Other useful methods of the context are:

  • ctx.save() – to save current transform in a stack (Last In First Out).
  • ctx.restore() – to retrieve the trnasform from the top of the stack.

An Example – The Koch Snowflake

The algorithm for drawing the Koch Snowflake can be found in the post Drawing The Koch Snowflake Fractal With GIMP.

Here’s an example in Javascript:

        function drawSide(ctx, len){
          if (len > 1) {
            var thirdOfLen = len / 3.;

            var rotationAngles = [0, -Math.PI / 3, 2 * Math.PI / 3., -Math.PI / 3];

            rotationAngles.forEach(function(val){
              
              if (val != 0){
                ctx.translate(thirdOfLen, 0);
                ctx.rotate(val);
              }
              ctx.save();
              drawSide(ctx, thirdOfLen);
              ctx.restore();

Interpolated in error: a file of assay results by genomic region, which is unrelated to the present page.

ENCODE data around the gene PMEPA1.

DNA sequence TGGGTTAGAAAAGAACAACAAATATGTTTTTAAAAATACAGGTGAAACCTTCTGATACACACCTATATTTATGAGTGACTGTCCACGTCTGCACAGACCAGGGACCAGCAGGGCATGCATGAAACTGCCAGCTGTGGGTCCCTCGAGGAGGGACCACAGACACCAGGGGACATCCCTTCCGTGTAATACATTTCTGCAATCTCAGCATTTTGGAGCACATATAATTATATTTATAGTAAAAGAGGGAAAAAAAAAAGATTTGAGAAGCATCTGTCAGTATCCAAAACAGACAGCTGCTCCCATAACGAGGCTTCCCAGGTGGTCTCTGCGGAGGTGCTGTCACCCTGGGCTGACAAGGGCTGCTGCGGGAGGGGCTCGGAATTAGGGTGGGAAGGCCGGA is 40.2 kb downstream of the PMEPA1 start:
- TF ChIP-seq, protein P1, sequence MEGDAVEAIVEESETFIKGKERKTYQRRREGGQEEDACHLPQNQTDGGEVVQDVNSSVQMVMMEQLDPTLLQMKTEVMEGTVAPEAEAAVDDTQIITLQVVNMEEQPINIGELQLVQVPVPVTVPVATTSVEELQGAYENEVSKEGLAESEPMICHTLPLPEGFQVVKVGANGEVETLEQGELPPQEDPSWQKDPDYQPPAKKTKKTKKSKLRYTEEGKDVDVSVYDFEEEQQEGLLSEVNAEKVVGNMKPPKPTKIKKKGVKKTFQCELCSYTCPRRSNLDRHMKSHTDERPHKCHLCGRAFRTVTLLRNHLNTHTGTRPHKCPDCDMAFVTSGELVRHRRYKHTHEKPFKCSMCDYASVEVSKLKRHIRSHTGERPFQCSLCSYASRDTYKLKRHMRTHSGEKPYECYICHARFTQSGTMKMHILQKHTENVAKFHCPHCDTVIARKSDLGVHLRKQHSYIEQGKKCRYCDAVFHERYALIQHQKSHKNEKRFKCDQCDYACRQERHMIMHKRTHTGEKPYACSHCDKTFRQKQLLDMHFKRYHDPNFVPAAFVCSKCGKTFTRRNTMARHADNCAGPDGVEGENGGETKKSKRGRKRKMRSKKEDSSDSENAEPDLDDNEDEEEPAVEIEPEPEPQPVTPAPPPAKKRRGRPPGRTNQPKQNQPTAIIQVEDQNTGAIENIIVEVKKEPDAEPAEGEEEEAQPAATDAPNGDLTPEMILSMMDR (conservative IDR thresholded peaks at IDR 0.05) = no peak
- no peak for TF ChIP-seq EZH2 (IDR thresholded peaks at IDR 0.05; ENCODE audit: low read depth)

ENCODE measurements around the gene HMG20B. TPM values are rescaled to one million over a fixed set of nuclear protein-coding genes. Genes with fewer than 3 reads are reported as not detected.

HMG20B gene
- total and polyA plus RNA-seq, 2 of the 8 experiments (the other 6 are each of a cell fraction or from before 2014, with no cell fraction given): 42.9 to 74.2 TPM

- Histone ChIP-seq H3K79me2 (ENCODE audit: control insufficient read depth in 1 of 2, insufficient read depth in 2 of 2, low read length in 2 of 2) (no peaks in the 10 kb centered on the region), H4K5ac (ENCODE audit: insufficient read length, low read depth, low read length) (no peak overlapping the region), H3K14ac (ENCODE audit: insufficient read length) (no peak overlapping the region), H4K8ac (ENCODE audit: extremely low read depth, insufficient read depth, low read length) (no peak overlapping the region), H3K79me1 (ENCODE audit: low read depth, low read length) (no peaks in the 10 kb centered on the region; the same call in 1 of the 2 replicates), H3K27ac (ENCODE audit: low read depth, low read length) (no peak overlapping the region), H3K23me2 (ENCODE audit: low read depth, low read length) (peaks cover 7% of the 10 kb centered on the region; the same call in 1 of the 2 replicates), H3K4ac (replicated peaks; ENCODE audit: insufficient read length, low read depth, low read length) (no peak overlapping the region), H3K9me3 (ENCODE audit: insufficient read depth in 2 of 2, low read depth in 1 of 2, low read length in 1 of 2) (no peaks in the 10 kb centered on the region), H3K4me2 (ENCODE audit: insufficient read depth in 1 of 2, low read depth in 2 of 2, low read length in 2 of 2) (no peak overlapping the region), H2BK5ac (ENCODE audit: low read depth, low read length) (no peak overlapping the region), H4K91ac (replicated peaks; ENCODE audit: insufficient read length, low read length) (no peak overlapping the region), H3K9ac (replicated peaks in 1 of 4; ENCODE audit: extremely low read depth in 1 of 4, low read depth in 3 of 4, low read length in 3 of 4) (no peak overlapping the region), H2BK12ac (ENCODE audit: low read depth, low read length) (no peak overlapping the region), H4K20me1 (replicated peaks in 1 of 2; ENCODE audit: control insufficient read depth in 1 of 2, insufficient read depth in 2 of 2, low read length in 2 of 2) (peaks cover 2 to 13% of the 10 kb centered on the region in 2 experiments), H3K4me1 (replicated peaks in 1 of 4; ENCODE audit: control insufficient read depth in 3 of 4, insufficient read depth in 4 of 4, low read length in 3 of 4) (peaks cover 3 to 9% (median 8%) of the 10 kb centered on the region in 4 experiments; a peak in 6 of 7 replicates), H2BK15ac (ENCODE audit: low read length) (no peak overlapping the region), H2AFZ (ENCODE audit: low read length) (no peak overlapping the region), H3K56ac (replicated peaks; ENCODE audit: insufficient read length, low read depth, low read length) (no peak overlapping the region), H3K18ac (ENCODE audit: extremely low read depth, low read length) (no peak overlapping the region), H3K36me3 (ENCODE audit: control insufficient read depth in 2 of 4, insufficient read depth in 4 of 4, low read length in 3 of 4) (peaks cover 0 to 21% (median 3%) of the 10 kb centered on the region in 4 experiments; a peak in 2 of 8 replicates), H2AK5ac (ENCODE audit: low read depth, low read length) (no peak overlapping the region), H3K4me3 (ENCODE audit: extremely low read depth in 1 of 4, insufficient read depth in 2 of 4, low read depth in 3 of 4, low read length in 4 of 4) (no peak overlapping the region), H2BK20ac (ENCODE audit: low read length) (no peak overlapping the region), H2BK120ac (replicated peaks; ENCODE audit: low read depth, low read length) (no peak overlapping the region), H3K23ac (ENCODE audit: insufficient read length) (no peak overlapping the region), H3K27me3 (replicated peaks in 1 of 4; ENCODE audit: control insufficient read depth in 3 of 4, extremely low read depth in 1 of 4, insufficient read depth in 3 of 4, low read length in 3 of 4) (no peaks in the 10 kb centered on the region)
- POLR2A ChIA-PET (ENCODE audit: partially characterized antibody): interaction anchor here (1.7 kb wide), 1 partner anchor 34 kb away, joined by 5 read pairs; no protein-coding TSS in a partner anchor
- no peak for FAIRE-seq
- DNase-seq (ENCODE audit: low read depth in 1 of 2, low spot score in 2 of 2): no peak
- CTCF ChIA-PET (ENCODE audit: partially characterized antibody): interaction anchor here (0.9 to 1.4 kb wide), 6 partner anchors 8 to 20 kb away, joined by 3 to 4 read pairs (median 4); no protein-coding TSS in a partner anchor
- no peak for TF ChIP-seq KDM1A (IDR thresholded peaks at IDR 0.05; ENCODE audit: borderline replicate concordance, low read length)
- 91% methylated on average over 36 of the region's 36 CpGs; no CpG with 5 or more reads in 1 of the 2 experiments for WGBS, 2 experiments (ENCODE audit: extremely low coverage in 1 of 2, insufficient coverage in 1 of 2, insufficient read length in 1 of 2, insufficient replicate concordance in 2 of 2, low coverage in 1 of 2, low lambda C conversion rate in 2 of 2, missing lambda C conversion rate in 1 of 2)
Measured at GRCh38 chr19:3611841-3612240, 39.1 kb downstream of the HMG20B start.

});

          } else {
            ctx.moveTo(0,0);
            ctx.lineTo(len,0);
            //ctx.stroke();
          } 
        }

        ctx.translate(startX, startY);
        for (i=0; i<3; i++){
          ctx.save();
          drawSide(ctx, sideLength);
          ctx.restore();
          ctx.translate(sideLength,0);
          ctx.rotate(2*Math.PI/3);
        }
        ctx.stroke();
      }

Warning: using ctx.stroke() after every little line you draw might make your code inefficient, and slow down your browser.

Transformation functions are also part of the Processing language.